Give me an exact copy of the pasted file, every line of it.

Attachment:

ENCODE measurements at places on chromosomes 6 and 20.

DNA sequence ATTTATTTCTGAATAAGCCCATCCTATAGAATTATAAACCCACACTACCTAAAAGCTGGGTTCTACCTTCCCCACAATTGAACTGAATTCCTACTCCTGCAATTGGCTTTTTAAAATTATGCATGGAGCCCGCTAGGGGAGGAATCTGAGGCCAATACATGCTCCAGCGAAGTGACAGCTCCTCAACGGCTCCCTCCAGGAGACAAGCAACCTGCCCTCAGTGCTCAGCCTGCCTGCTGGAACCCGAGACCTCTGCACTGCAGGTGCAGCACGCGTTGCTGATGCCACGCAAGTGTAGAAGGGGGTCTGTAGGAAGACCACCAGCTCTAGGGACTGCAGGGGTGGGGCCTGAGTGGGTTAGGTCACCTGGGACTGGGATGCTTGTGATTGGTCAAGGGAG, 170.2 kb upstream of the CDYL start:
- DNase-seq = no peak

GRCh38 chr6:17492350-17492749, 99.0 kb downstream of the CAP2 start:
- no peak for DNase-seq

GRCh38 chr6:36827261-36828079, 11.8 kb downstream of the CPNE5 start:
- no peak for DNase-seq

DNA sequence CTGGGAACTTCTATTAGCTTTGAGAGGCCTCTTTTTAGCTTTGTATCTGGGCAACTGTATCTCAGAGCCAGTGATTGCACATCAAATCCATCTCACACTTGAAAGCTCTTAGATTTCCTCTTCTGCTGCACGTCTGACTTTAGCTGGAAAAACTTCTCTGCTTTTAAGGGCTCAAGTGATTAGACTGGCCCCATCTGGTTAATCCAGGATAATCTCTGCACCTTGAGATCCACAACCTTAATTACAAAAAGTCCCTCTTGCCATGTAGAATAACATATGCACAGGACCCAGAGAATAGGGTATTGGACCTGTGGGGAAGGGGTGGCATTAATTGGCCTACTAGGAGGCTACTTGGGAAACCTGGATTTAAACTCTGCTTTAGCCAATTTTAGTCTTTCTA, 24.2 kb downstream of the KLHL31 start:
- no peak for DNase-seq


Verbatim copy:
ENCODE measurements at places on chromosomes 6 and 20.

DNA sequence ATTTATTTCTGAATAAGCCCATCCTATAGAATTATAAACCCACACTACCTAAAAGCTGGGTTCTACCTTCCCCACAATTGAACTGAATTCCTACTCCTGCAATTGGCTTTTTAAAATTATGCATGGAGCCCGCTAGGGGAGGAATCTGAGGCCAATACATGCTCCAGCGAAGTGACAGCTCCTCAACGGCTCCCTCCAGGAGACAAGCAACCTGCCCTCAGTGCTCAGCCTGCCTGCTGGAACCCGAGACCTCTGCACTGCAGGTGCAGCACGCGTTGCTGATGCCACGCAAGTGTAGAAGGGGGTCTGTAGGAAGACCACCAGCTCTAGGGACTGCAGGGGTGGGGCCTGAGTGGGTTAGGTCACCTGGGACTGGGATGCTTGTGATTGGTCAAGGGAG, 170.2 kb upstream of the CDYL start:
- DNase-seq = no peak

GRCh38 chr6:17492350-17492749, 99.0 kb downstream of the CAP2 start:
- no peak for DNase-seq

GRCh38 chr6:36827261-36828079, 11.8 kb downstream of the CPNE5 start:
- no peak for DNase-seq

DNA sequence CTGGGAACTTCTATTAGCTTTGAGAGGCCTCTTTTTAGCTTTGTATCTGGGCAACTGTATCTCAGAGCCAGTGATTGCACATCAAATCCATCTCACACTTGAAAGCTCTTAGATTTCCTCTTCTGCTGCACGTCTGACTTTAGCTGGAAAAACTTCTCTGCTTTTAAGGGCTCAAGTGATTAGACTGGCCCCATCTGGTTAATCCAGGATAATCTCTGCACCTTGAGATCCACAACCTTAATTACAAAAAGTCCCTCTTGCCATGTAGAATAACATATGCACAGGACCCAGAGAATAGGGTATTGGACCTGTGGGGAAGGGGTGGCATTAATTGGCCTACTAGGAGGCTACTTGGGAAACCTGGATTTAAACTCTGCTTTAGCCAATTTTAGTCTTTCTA, 24.2 kb downstream of the KLHL31 start:
- no peak for DNase-seq